NASA announced today that it will send a crew of astronauts to repair the aging Hubble Space Telescope, reversing a previous agency decision that such a shuttle mission was too dangerous for the expected scientific payoff. But the $350 million servicing mission will make it even harder for NASA to fund future astronomy missions.
Speaking this morning at Goddard Space Flight Center in Greenbelt, Maryland, before an appreciative audience of scientists and engineers, NASA chief Mike Griffin said he was happy to abandon a "troubling, troubled, and unpopular decision" by his predecessor, Sean O'Keefe. "It's fantastic," says Mario Livio, an astronomer at the Space Telescope Science Institute in Baltimore, which operates Hubble for NASA. "Clearly, we are ecstatic." The mission, scheduled for May 2008, is expected to extend the telescope's operating life well into the next decade.
Repaired four times since its launch in 1990, Hubble was scheduled for a final servicing flight in 2004 when the returning Columbia space shuttle disintegrated over Texas on 1 February 2003. The following year, then-NASA chief Sean O'Keefe canceled the mission because of safety concerns. Hubble circles Earth in a different orbit from the space station. If the astronauts were to face an emergency during a Hubble visit, the crew would not be able to reach the space station and wait for rescue by another orbiter. O'Keefe argued that the possible loss of lives was not worth the additional scientific results from Hubble.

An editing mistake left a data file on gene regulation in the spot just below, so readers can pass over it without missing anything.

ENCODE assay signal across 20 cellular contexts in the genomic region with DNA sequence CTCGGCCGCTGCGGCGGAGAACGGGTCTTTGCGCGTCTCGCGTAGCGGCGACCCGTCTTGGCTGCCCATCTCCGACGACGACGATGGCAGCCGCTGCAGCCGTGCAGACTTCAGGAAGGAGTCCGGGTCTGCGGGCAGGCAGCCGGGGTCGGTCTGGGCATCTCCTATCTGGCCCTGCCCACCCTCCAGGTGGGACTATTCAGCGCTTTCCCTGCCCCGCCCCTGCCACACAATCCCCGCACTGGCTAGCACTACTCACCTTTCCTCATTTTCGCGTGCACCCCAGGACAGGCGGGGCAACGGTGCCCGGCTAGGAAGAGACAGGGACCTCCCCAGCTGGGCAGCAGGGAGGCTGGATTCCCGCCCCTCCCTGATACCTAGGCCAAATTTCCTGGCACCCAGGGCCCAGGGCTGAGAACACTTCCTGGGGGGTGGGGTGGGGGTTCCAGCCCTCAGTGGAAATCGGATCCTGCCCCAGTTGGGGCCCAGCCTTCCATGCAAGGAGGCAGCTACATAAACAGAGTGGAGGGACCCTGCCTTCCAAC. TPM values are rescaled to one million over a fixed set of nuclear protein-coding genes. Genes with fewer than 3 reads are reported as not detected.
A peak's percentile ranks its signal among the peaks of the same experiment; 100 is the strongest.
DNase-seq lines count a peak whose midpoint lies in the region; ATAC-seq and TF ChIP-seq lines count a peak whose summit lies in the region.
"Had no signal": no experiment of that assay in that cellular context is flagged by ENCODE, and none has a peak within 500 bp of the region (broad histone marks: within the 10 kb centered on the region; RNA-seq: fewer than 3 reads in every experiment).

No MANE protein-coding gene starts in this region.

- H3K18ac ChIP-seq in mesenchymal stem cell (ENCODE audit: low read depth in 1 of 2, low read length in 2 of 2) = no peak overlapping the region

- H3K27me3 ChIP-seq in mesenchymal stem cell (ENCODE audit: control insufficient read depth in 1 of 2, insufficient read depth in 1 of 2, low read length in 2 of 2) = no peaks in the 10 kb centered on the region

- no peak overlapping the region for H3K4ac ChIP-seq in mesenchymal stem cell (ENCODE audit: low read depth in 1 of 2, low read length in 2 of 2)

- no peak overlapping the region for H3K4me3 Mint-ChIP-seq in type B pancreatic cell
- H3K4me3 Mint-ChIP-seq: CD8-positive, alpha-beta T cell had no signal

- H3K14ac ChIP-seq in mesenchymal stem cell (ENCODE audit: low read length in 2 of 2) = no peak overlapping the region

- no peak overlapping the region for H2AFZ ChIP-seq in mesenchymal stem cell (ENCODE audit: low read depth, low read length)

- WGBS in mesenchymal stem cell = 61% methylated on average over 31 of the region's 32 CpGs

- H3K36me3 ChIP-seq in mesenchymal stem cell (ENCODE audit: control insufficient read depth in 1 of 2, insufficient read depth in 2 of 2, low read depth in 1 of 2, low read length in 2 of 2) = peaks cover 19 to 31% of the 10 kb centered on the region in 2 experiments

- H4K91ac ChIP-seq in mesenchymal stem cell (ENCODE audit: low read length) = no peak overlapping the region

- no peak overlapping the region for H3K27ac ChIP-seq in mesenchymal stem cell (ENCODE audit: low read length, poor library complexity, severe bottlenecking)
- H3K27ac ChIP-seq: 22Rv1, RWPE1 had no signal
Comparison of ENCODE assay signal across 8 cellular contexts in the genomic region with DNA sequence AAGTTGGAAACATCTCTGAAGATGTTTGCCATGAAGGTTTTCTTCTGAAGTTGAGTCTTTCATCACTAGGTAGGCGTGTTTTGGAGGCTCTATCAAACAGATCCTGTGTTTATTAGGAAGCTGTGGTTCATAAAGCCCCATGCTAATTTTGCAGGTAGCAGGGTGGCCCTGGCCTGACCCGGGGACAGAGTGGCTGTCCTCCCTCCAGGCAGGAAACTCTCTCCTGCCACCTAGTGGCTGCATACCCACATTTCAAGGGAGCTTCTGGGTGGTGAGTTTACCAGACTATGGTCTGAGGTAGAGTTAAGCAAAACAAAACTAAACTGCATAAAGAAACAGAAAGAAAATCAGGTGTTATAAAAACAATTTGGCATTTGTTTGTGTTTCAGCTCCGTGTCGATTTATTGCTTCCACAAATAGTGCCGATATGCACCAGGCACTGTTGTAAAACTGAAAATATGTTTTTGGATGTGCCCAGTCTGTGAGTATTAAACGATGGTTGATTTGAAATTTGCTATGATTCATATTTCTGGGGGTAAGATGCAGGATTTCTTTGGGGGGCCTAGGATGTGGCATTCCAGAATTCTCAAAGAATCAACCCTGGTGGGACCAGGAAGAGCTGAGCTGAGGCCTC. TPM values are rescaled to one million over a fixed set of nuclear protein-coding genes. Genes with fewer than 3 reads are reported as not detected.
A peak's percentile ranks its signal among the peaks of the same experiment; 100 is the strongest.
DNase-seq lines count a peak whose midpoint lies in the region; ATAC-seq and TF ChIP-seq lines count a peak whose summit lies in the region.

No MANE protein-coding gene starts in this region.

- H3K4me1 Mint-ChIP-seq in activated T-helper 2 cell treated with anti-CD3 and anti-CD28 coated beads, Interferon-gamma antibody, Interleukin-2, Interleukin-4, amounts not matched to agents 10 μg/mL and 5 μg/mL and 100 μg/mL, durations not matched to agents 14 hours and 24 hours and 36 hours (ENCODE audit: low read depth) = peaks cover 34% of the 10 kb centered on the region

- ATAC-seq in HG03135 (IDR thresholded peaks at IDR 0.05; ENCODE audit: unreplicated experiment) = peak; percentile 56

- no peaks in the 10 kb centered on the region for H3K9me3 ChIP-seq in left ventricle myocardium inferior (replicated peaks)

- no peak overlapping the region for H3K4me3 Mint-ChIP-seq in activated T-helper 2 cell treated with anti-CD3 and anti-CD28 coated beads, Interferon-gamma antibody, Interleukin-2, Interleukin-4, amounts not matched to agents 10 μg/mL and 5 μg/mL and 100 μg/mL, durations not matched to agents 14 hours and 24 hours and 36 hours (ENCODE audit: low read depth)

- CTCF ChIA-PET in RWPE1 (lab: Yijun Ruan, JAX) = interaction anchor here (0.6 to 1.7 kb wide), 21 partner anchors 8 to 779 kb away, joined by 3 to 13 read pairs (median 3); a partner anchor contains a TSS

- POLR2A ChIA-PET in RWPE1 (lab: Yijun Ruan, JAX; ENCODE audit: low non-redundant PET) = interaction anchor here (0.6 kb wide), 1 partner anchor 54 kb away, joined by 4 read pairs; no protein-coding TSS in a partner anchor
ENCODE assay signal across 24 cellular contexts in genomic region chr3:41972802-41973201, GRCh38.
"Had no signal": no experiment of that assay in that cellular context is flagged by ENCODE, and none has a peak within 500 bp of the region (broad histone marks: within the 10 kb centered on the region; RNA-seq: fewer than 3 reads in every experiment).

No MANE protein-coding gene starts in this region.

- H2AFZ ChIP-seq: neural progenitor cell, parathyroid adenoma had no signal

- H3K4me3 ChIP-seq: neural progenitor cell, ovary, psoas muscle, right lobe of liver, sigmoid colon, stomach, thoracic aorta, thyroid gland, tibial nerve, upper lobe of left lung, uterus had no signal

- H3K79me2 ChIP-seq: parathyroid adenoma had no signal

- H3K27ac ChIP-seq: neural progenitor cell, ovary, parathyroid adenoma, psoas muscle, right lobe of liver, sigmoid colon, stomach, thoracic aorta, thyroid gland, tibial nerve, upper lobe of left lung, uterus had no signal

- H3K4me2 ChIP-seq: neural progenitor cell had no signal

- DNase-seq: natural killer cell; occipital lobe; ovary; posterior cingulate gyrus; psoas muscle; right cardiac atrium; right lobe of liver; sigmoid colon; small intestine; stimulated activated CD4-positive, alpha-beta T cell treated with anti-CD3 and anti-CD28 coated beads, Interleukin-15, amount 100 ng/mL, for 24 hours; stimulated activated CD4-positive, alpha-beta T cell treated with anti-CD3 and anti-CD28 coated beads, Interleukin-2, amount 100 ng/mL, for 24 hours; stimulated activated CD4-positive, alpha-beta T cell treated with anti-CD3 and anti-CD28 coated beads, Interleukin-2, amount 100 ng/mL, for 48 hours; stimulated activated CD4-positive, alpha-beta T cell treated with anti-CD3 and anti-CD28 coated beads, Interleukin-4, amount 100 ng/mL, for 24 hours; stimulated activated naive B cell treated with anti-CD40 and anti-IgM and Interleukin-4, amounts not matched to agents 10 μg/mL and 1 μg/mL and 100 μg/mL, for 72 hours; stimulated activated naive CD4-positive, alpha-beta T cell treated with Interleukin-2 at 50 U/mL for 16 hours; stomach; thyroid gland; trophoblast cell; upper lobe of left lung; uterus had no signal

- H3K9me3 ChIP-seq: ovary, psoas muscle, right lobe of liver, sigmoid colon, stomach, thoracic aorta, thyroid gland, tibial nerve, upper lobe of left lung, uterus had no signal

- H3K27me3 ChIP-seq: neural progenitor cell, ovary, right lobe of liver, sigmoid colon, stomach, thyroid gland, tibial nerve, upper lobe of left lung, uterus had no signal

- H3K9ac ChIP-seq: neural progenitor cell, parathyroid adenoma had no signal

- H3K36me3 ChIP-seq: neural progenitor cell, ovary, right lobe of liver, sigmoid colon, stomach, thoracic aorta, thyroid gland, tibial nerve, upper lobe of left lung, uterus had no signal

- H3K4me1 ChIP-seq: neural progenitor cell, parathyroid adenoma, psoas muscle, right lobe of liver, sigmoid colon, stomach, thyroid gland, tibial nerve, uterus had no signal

But a chorus of scientists and politicians raised a ruckus, setting off a 3-year debate over its fate. Seeking a compromise, O'Keefe proposed a robotic repair mission. But a National Academy of Sciences' panel rejected that idea as technically too difficult, costly, and time-consuming, urging NASA to reschedule a shuttle repair mission and to charge nonscience programs for part of the cost.
Taking over from O'Keefe in April 2005, Griffin pledged to abide by those recommendations if subsequent shuttle flights demonstrated that the fleet could be operated safely. "What's different now is that we have three flights under our belt," says Goddard Director Ed Weiler.
Griffin's decision means that NASA will spend most of its astronomy budget on three major missions--the Hubble servicing flight, construction of the James Webb Space Telescope, and the Stratospheric Observatory for Infrared Astronomy (SOFIA). Technical troubles, schedule delays, and cost overruns plague the latter two. But Weiler says that the Webb is back on track after a rough couple of years, while SOFIA--which Griffin initially canceled only to revive in July--is slated to begin operations in 2009.
Those large projects leave little room for smaller or future missions. For example, NASA halted work earlier this year on the extrasolar planet-seeking Space Interferometry Mission (SIM) in order to cover SOFIA's cost overruns. Those pressures worry some astronomers, who fear that the three missions will limit new efforts.
Weiler is more sanguine. "Is the astronomy program with just [Webb], Hubble, and SOFIA a good astronomy program? You betcha," says Weiler. While he acknowledges that there is a gap in smaller missions for the next few years, he notes that the cost of building the Webb will peak in 2008 and then decline over the next 5 years. "The big issue now is what to do with that wedge."